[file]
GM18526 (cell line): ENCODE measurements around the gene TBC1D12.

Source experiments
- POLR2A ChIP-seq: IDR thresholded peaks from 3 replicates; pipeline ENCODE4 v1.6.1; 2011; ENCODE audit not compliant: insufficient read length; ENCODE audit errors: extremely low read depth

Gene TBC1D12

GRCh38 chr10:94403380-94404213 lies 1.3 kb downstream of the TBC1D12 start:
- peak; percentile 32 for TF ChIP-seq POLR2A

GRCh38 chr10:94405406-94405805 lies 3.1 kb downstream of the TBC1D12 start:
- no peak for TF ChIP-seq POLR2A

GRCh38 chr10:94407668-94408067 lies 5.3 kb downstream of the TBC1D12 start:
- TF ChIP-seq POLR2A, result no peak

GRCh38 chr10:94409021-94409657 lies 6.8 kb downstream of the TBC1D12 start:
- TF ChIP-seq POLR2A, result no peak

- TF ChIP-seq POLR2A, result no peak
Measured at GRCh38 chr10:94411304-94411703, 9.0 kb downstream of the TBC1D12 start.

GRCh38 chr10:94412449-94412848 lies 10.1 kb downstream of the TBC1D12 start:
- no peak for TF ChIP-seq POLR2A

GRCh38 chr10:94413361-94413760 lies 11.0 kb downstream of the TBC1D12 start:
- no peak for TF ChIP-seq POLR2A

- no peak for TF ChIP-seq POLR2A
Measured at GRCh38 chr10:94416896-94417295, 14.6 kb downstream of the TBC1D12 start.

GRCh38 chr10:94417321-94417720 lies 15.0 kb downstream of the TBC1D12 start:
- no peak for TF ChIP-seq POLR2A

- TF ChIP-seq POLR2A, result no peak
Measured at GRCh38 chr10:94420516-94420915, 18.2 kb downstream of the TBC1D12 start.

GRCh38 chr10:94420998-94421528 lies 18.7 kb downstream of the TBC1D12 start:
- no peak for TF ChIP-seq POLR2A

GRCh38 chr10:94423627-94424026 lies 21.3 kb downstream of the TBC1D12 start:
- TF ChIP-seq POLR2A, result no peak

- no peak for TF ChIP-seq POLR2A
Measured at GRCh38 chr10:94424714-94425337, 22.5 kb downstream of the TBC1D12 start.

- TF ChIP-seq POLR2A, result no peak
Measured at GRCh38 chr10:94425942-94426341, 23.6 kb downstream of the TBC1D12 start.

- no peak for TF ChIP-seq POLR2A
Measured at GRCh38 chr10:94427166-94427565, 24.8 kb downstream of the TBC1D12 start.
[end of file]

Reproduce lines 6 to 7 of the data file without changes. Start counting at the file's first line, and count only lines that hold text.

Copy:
- peak; percentile 32 for TF ChIP-seq POLR2A

GRCh38 chr10:94405406-94405805 lies 3.1 kb downstream of the TBC1D12 start: